New Brunswick curriculum outcomes: Science 200-1, 202-7,203-1
Classrooms are contaminated Petri dishes ready to infect any person brave enough to enter. We begin each year giving the hygiene talk that will be repeated ad nauseam until the students leave the classroom.
“Wash your hands, cover your mouth when you cough, elephant trunks, stop picking your nose, and please don’t lick that!”
Do any of these sound familiar? Oftentimes our students will tune us out, especially at the height of cold and flu season, before our words have sunk in. That is what makes this lab so engaging. Why tell kids about germs when you can show them?
Supply wise, this lab requires very little: 8-10 plastic Ziploc bags, a few potatoes cut into pieces, plastic gloves and a sharpie marker.
The classroom discussion starts first with listing the dirtiest spots in the classroom: let your students be creative and silly if they like. The dirtiest spots are not always the ones we first pick.
Next narrow your list down to 8-10 locations in the classroom, (outside in the hallway works well too). Then have the students vote for each location, creating a bar graph to show the results.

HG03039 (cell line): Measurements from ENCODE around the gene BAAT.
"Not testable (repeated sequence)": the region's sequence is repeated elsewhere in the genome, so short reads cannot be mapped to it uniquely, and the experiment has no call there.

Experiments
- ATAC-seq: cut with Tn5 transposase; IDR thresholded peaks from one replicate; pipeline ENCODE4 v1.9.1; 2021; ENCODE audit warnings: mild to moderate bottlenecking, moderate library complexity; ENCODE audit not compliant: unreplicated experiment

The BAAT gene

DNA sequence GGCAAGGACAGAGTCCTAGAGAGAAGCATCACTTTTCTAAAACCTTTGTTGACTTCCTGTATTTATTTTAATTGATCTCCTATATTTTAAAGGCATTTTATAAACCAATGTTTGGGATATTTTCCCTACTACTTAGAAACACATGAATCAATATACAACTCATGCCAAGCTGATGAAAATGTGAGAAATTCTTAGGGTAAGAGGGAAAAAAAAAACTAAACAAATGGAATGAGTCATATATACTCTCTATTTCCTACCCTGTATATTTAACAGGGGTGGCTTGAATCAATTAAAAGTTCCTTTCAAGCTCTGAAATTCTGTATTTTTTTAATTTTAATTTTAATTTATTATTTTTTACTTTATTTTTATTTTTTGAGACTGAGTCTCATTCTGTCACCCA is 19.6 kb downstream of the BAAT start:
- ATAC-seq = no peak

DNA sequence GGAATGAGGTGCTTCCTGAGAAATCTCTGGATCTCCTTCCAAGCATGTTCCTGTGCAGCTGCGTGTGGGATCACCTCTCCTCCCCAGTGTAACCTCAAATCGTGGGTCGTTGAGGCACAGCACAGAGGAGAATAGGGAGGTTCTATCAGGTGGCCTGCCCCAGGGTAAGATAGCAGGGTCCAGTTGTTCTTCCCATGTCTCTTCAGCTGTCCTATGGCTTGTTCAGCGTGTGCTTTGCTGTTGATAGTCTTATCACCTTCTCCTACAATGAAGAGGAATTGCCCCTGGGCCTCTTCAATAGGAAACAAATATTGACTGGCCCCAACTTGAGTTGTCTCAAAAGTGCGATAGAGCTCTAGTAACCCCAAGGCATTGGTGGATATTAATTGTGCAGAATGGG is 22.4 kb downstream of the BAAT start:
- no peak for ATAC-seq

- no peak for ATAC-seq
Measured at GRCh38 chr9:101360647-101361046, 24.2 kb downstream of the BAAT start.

I try to break down the next tasks to get all the students involved:
- First, ask a student to write the name of a location on the Ziploc bag, while another student puts on a glove and grabs a potato piece.
- Next, they will rub the potato piece in the location, making sure to cover each side of the potato.
- Once they have finished they will put the potato in the Ziploc bag and seal it up.
- Finally, hang the bags with thumbtacks on a bulletin board, making sure not to puncture the bag itself.
Be sure to have the students observe the potatoes every few days, noting changes in colour or texture. Magnifying glasses are a fun addition to help students examine the mould growing on the potatoes.
One week later, bring out the bags and examine them together as a class. If you need an additional week, it will only add to the growth of mould.
Create a chart on the board with each potato listed with its location. Next, describe each sample using colour, texture and size. Once the data is collected have the students decide which spot in your classroom is the dirtiest.
A writing prompt is another great way to expand this lesson: The dirtiest place in our classroom is __________ because _____________.
In an earlier lab, we discovered that under the teacher’s desk was full of the most germs. Why? She was often still working when the janitor arrived in the evening, so while the rest of the classroom was cleaned, under her desk rarely was.
We had another teacher give up on floor mats and switch to another type of seating after seeing the results of this experiment.
This lesson helps the students become more aware of the hidden germs around them and may keep you all a little healthier this year.